Don't dump things down the sink. Keep our lakes clean
Updated: 6 days ago
You dump something down the drain, and presto, it's gone! Well, not really, but it sure seems like a magical disappearing act.
Contaminated wastewater can pollute our lakes, making beaches unattractive, closing fisheries, and affecting tourism. Imagine your favourite lake activity: swimming, laying on the beach, fishing, or maybe paddling. Now imagine looking over and seeing the Kleenex or nail clippings you flushed down the toilet last night.
Out of sight, out of mind
We often don't think about where things end up once they are down the drain. So, where does the water go when you flush the toilet?
Eventually, it's going to end up in your glass of water. I know that sounds gross, but it's true. Because of the water cycle, the amount of water on earth stays constant and continuously cycles around the planet.
In the city, our drains connect to the sewer system and eventually connect to the sewage treatment plant. Everything has to go somewhere. And so, anything you throw down the drain that employees or bacteria don't physically remove ends up in our waters.
Sewage treatment plants are designed to manage organic products, not chemicals or other materials. Much of the small stuff and liquid contaminants are harder to filter out. Biodegradable things break down, but many things that aren't supposed to be flushed won't. Someone is responsible for removing those items manually.
If you're interested, you can learn more about Winnipeg's Sewage Treatment Process.
Our plumbing, sewers, and treatment plants aren't designed to remove everything. The big stuff sometimes doesn't even make it to the plant because it gets stuck in the pipes along the way. Grease and food can also build up over time. Clogged pipes can cause a pretty hefty bill from the plumber and major problems like corroded pipes or raw sewage overflow into your yard and your neighbours' homes.
The Effects of our Actions
We use water every day, and we affect its cleanness. It's easy to see garbage or debris floating in the water, water with soap suds, or even the sheen of oil on the water's surface. Still, many pollutants are not obvious to the naked eye.
Some pollutants are easier to remove from water than others. Sometimes the removal is challenging and expensive or even impossible. Unremoved pollutants will affect water quality for humans, plants, and animals.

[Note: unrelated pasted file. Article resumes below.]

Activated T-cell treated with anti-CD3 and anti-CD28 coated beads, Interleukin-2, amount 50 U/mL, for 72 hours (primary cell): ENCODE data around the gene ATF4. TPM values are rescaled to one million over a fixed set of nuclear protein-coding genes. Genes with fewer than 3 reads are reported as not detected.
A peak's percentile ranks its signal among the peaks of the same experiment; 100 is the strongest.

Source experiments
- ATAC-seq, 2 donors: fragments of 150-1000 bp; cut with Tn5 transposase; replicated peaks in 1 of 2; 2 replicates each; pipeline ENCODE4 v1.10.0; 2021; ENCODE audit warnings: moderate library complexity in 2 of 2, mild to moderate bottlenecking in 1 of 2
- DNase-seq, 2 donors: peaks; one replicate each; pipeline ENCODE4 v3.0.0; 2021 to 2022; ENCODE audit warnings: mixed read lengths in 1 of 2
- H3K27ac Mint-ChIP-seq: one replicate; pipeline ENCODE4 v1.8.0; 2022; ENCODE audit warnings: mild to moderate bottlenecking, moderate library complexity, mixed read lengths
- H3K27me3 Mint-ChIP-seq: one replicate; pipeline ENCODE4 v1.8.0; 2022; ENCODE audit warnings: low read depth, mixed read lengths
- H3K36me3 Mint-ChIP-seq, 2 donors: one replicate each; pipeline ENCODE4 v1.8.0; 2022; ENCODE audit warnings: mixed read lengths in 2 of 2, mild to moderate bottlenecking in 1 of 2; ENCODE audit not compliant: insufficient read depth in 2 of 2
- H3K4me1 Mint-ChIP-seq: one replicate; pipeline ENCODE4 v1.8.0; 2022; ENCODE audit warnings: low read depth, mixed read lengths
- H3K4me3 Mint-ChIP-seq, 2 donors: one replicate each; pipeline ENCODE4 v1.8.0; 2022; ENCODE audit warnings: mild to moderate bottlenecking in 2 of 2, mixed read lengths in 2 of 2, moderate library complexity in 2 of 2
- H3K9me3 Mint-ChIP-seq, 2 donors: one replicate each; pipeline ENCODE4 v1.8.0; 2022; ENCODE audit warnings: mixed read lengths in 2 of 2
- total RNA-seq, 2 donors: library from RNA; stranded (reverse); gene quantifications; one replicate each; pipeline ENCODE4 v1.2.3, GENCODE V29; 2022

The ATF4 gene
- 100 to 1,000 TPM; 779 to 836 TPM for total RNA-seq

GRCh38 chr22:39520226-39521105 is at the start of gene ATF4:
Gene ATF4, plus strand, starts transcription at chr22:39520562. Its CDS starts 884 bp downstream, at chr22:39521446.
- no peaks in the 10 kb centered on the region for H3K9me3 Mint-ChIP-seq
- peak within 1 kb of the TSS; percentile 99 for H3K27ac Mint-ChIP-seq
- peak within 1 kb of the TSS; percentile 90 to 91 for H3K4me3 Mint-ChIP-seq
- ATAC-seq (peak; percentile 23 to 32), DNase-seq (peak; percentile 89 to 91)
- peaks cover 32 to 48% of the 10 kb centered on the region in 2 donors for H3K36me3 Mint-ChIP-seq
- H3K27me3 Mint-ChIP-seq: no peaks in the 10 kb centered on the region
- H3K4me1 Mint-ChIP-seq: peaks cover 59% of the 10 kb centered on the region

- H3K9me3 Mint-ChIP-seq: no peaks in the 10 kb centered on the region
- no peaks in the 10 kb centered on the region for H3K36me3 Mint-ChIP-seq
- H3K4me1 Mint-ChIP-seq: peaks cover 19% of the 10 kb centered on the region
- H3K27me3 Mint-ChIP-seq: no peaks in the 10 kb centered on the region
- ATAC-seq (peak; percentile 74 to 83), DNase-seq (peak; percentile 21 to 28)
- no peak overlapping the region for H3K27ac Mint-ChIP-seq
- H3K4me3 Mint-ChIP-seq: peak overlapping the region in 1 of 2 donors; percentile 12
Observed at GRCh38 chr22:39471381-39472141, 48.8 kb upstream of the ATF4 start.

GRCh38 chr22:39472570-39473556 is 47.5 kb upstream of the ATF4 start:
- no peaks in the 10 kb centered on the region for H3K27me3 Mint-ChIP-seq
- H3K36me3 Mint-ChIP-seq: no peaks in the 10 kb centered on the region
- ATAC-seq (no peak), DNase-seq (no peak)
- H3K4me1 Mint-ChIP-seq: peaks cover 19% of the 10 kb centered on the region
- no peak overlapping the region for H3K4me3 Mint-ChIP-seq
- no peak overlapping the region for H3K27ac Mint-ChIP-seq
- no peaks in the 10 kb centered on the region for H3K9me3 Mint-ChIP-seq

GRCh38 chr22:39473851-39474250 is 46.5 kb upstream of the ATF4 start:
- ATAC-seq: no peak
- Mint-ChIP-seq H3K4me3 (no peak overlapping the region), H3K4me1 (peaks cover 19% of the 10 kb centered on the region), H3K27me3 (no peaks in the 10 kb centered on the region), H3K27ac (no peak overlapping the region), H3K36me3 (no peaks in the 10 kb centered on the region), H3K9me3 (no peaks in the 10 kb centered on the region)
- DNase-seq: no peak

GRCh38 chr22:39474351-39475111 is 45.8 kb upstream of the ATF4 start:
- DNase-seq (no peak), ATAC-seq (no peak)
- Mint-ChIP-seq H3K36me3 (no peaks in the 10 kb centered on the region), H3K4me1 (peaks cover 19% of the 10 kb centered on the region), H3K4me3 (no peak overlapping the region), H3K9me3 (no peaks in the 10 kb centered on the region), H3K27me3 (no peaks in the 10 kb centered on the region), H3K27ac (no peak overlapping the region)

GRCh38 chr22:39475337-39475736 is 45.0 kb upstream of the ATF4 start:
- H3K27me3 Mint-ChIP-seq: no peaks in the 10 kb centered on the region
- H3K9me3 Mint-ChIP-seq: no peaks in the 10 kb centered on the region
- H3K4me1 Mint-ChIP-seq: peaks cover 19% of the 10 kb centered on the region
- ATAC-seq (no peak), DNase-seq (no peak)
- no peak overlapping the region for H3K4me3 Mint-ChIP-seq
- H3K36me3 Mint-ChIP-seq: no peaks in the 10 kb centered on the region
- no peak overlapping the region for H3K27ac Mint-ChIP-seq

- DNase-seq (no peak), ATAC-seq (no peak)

Wastewater usually contains nutrients, which often exacerbates algal blooms in Lake Winnipeg. Though plants and fish need nutrients, there is already too much in the water. Excess nutrients overfeed algae, which deplete oxygen from the water when they decompose. Bacteria also decompose the organic wastes in our water. This process takes up a lot of oxygen and kills fish in our lakes, rivers, and streams.
How Pollutants Affect the Food Chain
Pollutants are ingested by small organisms, which are later consumed by small fish and shellfish. Fish, birds, and mammals higher on the food chain are then affected. Because of this bioaccumulation, they can be killed by the pollutants in their habitat.
Eventually, humans are affected by this process as we are at the top of our food chains. People can get sick by eating seafood that has been poisoned or by consuming contaminated water.
So, what should go down our sinks?
It's best if you only flush your body's waste and toilet paper. Water and anything typically mixed with water, such as toothpaste, soap, and shampoo, are the only thing that should go down our sink and shower drains.
Using Water Wisely
Preventing pollution in the first place is essential. We all have a role to play in ensuring toxins and excess nutrients do not enter our waters.
When we use water wisely, we ease the burden on sewage treatment. Using water wisely means not wasting it and minimizing the number of contaminants entering our drains. Lake friendly practices can help us make choices to conserve and protect our precious water resources.
To learn more actions that you can take to keep our waters clean, please visit lakefriendly.ca/act-now